I spent the evening playing around with the AMI-based WPT deployment. Some questions and observations:
-Is port 80 wide open to the world pretty much just required? I spent some time trying to keep this locked down, but it looks as though the AWS test agent AMIs end up speaking over their public interfaces rather than the private ones, so the default security group allowing intra-security-group traffic doesn’t work.
-The docs should probably mention to delete the SSH public key distributed with the server AMI. This, in /home/ubuntu/.ssh/authorized_keys could allow unauthorized access.
-since test agents aren’t launched with a key pair, the AWS console won’t let you reset the windows password.
I really love this new approach, but it’s definitely still a little rough and requires permissions that only make me comfortable running this on a dedicated AWS account that is only used for WPT infrastructure.
It does currently (though you could lock it down at the server level to only allow access to the /work interfaces). It shouldn’t be too hard to update the code and have it discover the private IP and have new instances come in through that (or even easier to have a setting with the server URL that should be passed for newly created agents).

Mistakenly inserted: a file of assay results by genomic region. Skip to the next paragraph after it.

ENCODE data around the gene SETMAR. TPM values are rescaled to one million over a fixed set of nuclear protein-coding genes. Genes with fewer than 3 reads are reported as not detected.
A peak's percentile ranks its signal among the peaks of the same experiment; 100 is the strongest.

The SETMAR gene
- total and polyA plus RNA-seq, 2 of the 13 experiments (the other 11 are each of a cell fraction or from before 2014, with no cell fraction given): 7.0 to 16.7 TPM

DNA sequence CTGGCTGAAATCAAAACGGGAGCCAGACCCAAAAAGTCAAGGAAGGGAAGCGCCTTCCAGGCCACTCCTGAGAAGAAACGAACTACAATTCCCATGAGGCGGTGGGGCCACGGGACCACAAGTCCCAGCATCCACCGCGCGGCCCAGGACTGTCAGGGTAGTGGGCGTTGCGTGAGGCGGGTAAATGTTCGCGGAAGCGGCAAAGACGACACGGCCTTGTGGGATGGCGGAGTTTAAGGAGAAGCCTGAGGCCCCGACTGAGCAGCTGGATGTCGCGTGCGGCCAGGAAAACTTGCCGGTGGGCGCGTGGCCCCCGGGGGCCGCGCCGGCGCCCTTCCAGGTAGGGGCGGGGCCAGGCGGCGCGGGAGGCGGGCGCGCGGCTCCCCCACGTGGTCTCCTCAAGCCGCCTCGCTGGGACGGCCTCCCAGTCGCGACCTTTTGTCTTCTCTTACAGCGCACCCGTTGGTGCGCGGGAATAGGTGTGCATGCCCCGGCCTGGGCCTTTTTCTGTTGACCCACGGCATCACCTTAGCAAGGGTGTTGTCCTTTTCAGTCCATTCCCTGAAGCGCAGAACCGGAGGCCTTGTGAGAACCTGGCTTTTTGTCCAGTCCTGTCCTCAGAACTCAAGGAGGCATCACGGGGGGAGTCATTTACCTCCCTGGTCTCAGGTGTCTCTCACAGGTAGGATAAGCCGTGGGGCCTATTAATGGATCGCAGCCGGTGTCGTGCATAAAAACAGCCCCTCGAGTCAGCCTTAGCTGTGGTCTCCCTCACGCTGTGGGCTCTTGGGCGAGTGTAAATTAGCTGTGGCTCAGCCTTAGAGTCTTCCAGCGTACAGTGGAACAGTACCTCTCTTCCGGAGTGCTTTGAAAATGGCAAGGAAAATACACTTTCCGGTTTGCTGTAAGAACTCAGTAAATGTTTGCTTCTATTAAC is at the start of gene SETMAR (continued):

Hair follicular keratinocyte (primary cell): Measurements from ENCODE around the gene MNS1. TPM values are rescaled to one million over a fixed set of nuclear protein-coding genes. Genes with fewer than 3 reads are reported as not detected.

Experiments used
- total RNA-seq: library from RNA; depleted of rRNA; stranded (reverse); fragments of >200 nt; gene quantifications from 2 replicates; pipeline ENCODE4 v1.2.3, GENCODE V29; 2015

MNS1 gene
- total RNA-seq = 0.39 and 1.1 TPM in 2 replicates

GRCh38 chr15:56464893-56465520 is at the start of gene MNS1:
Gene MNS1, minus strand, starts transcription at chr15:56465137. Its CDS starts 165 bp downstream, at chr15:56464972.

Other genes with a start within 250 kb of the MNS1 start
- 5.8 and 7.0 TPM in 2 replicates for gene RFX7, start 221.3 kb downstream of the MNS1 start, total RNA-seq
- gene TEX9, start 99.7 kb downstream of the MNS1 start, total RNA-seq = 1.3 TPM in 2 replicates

Yeah, that was somewhat of a pain and resulted in orphaned instances. I removed the reliance on the tags for managing the instances so that shouldn’t be a problem but it’s disappointing that the tagging doesn’t “just work”. A cleaner solution might be to keep track of the instance ID’s and if they have been tagged and when we go through looking for the state of running instances to tag any that we know about that haven’t been tagged yet.
Thanks. Just added to the docs and next time I update the base image I’ll make sure to go in there and clean up before creating the image.
Shouldn’t be too hard to add a setting to let you specify a key pair that you’d like to use. Generally I usually treat the agents as completely throw-away black boxes and block all incoming connections but having options for tighter security wouldn’t be a bad thing.
Yep - I was mostly worried about getting it working first. Would you mind opening github issues for anything you find that you’d like improved?
I get nervous in general about the code being able to spawn and kill instances and maybe accidentally nuking other things in the accounts. One of the things I’ve been considering is providing an interface that cleanly provides the backlog for each location so users could set up AWS auto-scaling of agents instead of relying on my code to start/kill the instances. It would take a little more setup but it would give you a lot more control over it.